In 1996, during the month of Ramadan, I invited Hakim Said when my last daughter kept her first Roza. Hakim Sahib called me and asked me, Can I also bring my daughter Sadia with me? I said why not Hakim Sahib, she is most welcome.

    On that particular day, Hakim Sahib came with Sadia and attended the Roza Kushai of my last daughter. He gave two books to my daughter as a gift. After Namaz-e-Maghrib, Hakim Sahib and Sadia did not have proper food and wanted to return to their residence.

    I called the area SHO and request him to provide the protocol to Hakim Said so that at least one Police Mobile Van should escort him up to his residence. The SHO refused and said “we cannot provide protocol to a retired Governor”.

    After the tragic death of Hakim Said, my wife along with our daughter went to Hakim Said’s residence to condole the death and met with Sadia.

    It was a very simple house. We saw the “Takth” where Hakim Said used to sit. Sadia told us that when Hakim Said gifted his house to Sadia, from that day he used to pay monthly rent to Sadia.

    After Quaid-e-Azam Mohammad Jinnah, Hakim Said was the true person who loved Pakistan.

    May Al-Mighty Allah rest his soul in peace. Ameen.


  • Naeem Siddiqui
    Oct 17, 2011 - 5:09PM

    Hakim Saeed is part of my glorious and pleasent childhood memories.

    May Allah Give him heighest level in Jannah.


  • bukhtiar shah
    Oct 17, 2011 - 5:25PM

    Hakim saab you were a legend and there is a space after you which can never be filled.after you we lost a HAMDARD of poor nation your absense is missed..Recommend

  • Karachi-Wala
    Oct 17, 2011 - 5:57PM

    Who killed him??


  • NJ
    Oct 17, 2011 - 6:12PM

    RIP Sir! You were a true legend and a wonderful human being!!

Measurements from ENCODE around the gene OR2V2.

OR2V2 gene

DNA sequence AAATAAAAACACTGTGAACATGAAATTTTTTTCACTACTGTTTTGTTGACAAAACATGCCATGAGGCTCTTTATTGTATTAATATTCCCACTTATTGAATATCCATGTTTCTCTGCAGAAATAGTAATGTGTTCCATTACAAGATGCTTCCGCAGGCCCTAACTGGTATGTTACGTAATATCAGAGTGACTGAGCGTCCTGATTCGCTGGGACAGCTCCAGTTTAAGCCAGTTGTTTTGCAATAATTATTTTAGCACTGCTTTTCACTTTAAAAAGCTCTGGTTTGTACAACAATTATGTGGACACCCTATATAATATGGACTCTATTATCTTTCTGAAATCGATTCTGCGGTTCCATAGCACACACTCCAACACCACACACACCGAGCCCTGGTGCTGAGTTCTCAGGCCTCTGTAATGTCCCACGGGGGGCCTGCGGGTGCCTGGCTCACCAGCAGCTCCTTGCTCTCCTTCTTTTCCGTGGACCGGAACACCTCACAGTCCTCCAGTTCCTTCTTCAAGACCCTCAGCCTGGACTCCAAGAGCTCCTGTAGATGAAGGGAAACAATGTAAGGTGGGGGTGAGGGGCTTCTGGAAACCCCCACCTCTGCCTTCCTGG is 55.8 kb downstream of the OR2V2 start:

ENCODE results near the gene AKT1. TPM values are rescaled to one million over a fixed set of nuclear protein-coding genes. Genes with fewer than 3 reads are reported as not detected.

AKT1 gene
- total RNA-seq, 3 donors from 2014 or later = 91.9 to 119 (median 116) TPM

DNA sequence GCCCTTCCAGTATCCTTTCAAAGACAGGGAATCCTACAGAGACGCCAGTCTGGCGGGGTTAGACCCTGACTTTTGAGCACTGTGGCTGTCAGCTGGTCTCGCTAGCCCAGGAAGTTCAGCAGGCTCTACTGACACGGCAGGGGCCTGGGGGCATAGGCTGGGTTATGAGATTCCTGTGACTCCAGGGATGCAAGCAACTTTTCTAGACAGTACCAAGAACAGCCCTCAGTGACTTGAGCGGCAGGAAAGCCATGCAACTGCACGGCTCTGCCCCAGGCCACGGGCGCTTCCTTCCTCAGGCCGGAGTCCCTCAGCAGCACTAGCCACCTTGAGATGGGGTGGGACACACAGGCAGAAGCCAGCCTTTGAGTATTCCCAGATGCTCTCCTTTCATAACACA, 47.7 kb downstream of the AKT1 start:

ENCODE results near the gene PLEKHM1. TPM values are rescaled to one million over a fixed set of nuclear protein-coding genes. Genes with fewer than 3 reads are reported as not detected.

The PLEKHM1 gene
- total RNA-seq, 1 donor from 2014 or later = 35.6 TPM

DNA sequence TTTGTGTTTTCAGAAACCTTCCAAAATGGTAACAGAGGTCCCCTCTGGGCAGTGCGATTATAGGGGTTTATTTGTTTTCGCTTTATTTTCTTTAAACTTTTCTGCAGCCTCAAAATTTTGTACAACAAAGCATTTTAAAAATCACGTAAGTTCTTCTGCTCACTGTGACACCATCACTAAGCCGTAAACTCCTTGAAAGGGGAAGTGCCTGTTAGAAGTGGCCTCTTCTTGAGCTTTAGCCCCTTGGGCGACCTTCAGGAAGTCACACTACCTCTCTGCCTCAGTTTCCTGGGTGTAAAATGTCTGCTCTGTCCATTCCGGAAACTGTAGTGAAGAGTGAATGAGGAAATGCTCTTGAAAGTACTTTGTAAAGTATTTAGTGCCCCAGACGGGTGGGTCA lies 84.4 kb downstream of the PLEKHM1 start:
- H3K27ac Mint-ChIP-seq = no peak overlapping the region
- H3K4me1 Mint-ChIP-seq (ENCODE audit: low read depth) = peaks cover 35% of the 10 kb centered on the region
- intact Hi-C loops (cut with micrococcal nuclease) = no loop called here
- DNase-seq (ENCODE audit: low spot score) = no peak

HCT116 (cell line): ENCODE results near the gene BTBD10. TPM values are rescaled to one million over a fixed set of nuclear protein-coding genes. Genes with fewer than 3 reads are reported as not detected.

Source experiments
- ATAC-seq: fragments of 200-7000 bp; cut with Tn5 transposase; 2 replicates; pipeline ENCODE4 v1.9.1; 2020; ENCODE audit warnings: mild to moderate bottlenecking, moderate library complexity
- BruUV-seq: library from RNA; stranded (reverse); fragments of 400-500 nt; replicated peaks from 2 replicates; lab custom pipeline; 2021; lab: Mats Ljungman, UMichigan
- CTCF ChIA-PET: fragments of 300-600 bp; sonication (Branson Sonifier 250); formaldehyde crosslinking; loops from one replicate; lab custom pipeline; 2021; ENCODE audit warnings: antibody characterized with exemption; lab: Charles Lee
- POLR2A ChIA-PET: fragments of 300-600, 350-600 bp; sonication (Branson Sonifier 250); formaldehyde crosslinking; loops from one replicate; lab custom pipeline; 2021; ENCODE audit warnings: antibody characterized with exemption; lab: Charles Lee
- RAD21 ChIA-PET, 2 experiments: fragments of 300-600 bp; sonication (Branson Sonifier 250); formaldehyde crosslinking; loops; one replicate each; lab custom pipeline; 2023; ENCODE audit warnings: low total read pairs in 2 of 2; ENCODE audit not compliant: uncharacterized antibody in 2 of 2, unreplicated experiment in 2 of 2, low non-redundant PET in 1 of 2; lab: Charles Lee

• Ameer Hamza
    Oct 17, 2011 - 9:56PM

    No one should be surprised that the letter regarding his murder was found in the private cabinet in the apartment of Imran Farooq in London. The letter was written by someone to MQM top leadership in Urdu and was being looked into by Scotland Yard.Recommend

  • syed M Noubat Ali Shah
    Oct 17, 2011 - 10:32PM

    The man of Character Shaheed Hakeem Mohammad Saeed is among one of my all times favorite personalities and I believe by imparting Education he was bringing a Silent Revolution in Pakistan and I know him from my child hood as I used to read his inspiring and thoughtful messages in Noonihal Magazine and if ever any addition of the magazine was missed by me than my great Baba Sain from anywhere used to arrange that so if I say this great personality was introduced to me by my ever great Baba Sain….

    Like a common Pakistani I also want to know that who martyred this great patriotic Pakistani whom Nation always miss….. Shaheed Hakeem Mohammad Saeed Sahab may Almighty rest you in peace in Heaven…


  • Salim Qaiser
    Oct 18, 2011 - 6:19AM

    Our youth in Pakistan need people like him who they can look up to. Unfortunately now a day’s people look up to movie stars and actors as celebrities and idol.

    The most astonishing thing about him was he never owned a property. His example is a great one for us young people today. Everyone should try to visit his educational city called madina-tul-hikmat. Univeristies, colleges, hostels, biggest library and a lot of people till today get education from there.

    I am very lucky to have had the opportunity to met such an amazing personality and also to have attend his school.

    Pakistan sai muhabat karo, Pakistan ki tameer karo.


  • Talha Aijaz
    Oct 18, 2011 - 8:16PM

    Hakim Muhammad Saeed, the fire of education which you have ignited in the heart and souls of thousands of “naunehals” will sooner or later revolutionise Pakistan! All the Hamdardians are proud to be a part of your effort! May Allah bless your soul.


  • Aisha
    Oct 18, 2011 - 9:51PM

    He was a great man. I grew up reading Naunehal and I know I am different because of his teachings. A real hero.


  • Abdul Basit
    Nov 5, 2011 - 3:54PM

    He possessed an extra-ordinary personality. He dedicated his life for students/children of our nation who according to him we should handle with care today in order to get better Pakistan tomorrow. Great personality!